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Appl Microbiol. 1971 Jul;22(1):6-10.

Antibiotic synthesis and morphological differentiation of Cephalosporium acremonium.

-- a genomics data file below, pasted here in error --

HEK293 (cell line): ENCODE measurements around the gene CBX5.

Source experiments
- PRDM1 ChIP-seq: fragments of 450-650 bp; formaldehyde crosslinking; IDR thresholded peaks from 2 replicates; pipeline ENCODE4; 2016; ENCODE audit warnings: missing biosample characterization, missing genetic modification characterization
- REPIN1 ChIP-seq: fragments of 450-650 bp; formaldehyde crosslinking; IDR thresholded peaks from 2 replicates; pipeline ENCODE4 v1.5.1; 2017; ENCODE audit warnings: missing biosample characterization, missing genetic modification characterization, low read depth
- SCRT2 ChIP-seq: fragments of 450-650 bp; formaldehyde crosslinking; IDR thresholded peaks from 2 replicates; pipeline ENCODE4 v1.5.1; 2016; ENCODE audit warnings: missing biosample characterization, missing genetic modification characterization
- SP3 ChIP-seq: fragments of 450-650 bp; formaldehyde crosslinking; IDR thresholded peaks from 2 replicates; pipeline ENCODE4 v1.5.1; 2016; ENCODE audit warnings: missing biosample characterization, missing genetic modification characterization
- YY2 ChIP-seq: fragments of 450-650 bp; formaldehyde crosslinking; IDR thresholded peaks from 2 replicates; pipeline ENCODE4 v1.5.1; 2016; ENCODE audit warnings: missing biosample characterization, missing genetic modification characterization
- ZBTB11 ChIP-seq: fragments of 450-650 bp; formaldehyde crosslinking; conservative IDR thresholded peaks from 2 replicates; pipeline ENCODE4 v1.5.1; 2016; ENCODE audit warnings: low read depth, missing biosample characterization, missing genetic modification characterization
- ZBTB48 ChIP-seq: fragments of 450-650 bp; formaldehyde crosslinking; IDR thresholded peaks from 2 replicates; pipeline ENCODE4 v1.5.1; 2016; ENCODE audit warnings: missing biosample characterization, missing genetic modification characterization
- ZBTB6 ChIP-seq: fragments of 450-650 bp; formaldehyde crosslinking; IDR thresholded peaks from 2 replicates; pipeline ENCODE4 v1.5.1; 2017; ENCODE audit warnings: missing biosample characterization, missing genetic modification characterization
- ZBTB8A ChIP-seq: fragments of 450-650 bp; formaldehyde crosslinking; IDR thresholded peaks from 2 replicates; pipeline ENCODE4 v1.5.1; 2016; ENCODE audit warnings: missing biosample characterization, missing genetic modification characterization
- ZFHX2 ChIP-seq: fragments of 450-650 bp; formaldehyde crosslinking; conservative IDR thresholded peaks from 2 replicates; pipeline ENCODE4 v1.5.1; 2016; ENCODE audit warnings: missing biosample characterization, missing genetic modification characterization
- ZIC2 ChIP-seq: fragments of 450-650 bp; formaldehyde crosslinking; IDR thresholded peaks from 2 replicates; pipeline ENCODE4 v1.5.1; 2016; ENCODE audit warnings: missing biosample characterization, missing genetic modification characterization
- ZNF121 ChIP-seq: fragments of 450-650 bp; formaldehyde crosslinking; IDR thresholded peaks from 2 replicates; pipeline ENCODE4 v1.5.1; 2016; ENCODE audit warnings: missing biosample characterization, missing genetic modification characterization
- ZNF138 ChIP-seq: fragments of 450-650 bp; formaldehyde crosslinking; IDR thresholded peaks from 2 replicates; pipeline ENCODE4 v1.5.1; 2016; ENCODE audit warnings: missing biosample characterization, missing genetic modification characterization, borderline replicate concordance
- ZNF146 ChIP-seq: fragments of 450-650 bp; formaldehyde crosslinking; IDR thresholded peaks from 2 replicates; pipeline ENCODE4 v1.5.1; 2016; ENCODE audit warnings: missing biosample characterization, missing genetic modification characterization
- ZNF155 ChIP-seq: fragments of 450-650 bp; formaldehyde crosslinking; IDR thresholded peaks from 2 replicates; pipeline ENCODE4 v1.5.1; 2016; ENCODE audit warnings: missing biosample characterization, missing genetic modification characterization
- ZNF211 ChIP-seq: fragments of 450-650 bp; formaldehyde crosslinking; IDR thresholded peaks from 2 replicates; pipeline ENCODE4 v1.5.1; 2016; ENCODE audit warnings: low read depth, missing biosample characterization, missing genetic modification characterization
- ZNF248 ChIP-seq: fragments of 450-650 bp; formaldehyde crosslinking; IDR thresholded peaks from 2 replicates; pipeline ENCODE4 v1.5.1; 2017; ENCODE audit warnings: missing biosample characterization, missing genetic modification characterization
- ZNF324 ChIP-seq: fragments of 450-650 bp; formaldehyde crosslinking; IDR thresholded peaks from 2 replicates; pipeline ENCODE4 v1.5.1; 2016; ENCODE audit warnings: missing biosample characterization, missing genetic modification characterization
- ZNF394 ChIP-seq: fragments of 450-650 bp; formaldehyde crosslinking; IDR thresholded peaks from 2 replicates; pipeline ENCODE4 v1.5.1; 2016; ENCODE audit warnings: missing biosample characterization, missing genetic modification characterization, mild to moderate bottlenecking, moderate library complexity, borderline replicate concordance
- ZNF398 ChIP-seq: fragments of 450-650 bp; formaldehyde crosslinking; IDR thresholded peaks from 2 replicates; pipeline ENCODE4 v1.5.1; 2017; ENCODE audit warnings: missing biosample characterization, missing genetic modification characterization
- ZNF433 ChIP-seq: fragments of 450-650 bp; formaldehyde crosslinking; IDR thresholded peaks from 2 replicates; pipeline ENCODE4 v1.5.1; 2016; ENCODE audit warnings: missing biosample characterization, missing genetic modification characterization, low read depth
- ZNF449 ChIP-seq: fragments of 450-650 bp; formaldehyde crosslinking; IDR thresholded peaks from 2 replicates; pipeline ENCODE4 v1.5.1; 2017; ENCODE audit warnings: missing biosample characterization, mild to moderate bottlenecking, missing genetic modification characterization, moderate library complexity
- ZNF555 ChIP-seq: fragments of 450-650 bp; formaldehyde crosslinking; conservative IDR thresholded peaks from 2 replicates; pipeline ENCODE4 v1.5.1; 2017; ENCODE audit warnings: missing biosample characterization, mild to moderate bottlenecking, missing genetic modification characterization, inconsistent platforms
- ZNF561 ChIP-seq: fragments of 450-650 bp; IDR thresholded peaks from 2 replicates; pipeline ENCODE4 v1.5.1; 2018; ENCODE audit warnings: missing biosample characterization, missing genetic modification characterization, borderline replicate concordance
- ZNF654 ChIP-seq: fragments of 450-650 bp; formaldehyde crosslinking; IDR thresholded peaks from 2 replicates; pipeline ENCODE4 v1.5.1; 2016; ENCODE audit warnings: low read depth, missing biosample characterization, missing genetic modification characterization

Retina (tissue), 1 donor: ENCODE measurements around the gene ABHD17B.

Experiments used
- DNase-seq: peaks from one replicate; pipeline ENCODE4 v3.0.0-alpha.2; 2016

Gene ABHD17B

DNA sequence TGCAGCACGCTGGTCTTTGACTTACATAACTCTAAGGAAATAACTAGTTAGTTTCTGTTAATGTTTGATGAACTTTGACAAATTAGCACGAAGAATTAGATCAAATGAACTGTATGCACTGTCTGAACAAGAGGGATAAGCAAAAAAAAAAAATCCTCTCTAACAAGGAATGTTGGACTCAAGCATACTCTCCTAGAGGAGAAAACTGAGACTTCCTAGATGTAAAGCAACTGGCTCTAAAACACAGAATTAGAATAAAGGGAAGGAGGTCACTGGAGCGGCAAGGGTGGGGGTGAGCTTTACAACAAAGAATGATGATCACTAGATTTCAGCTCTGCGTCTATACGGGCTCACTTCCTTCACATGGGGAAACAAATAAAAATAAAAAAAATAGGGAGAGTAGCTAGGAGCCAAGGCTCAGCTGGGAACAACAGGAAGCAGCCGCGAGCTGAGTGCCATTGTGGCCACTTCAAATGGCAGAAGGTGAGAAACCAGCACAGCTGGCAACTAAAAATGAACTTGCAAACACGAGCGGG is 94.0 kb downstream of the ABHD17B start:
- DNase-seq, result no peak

In submerged cultures, Cephalosporium acremonium exists in four morphological forms: hyphae, arthrospores, conidia, and germlings. The phase of hyphal differentiation into arthrospores coincides with the maximum rate of beta-lactam antibiotic synthesis. Furthermore, arthrospores, separated by density-gradient centrifugation, possess 40% greater antibiotic-producing activity than any other morphological cell type. In a series of mutants, each with an increased potential to produce beta-lactam antibiotics, differentiation into arthrospores was proportional to the increased titer of these antibiotics. Thus, arthrospores exhibit enhanced synthesis of beta-lactam antibiotics and appear to be a determining factor in high-yielding mutants. Since a non-antibiotic-producing mutant readily differentiated into arthrospores, antibiotic synthesis and cellular differentiation are not obligately related.

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